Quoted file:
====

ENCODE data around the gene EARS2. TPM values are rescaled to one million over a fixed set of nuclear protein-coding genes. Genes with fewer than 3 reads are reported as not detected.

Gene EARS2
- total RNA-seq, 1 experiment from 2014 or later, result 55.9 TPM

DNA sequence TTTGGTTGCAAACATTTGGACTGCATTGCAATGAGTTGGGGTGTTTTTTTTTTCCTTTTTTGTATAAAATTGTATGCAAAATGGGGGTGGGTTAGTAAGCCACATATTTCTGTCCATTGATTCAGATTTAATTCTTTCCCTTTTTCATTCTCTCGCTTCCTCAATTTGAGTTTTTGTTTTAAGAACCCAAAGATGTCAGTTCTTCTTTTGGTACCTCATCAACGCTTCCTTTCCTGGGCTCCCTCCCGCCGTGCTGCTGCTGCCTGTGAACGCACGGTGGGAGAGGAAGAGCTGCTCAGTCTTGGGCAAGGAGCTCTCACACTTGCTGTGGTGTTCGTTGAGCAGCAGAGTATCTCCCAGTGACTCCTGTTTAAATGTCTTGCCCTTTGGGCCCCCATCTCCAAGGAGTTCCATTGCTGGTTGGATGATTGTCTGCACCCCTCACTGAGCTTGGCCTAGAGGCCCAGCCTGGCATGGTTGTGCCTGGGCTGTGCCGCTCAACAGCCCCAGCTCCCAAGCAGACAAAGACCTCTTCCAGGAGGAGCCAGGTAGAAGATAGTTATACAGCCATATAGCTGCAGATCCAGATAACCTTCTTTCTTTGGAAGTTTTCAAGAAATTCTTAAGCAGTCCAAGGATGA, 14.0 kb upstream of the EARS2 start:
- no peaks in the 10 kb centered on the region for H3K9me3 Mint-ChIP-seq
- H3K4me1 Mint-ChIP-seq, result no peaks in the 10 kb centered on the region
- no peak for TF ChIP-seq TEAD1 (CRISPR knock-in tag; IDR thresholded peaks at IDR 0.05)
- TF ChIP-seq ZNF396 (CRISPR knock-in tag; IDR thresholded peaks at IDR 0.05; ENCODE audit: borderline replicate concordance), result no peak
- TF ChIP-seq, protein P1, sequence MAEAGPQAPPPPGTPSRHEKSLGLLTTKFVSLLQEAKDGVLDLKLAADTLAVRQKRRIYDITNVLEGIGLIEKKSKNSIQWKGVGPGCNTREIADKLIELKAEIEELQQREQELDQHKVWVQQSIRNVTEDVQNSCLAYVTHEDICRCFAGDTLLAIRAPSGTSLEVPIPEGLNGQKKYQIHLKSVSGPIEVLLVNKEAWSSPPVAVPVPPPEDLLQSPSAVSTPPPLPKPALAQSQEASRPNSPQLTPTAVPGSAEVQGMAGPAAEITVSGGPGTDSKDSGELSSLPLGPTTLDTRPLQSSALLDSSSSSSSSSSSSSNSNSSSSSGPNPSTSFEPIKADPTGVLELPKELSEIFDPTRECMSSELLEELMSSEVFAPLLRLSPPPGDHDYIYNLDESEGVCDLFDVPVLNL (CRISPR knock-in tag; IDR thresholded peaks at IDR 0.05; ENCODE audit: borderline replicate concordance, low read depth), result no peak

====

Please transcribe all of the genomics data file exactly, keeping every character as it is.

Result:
ENCODE data around the gene EARS2. TPM values are rescaled to one million over a fixed set of nuclear protein-coding genes. Genes with fewer than 3 reads are reported as not detected.

Gene EARS2
- total RNA-seq, 1 experiment from 2014 or later, result 55.9 TPM

DNA sequence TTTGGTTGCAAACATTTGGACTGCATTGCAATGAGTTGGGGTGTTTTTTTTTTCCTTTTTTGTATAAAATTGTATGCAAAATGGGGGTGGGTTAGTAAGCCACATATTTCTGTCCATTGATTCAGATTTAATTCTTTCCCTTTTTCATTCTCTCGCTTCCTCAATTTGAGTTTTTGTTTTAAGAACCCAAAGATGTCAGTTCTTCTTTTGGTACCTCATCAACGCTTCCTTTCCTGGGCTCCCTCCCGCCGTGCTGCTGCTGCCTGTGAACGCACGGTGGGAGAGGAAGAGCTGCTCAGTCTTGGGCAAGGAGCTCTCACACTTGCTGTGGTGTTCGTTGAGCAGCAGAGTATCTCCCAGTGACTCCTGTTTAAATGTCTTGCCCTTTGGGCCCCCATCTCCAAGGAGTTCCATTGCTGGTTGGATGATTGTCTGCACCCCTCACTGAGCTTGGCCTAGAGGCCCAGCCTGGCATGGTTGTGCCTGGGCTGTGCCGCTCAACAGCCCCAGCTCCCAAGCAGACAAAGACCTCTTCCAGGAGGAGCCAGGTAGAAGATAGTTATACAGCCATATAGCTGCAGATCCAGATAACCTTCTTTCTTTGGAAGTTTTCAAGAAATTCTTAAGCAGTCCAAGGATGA, 14.0 kb upstream of the EARS2 start:
- no peaks in the 10 kb centered on the region for H3K9me3 Mint-ChIP-seq
- H3K4me1 Mint-ChIP-seq, result no peaks in the 10 kb centered on the region
- no peak for TF ChIP-seq TEAD1 (CRISPR knock-in tag; IDR thresholded peaks at IDR 0.05)
- TF ChIP-seq ZNF396 (CRISPR knock-in tag; IDR thresholded peaks at IDR 0.05; ENCODE audit: borderline replicate concordance), result no peak
- TF ChIP-seq, protein P1, sequence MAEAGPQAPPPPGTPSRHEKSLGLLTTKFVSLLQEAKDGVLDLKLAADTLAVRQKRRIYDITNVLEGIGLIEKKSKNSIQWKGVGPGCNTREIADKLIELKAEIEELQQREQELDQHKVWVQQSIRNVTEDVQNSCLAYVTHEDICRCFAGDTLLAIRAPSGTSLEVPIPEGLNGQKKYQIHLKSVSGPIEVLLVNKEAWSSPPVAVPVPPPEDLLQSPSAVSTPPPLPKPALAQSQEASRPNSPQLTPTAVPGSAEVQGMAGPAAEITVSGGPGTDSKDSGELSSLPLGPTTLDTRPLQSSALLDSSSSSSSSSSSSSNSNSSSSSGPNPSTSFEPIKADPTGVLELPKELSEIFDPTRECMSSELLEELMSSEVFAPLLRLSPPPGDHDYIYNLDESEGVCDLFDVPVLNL (CRISPR knock-in tag; IDR thresholded peaks at IDR 0.05; ENCODE audit: borderline replicate concordance, low read depth), result no peak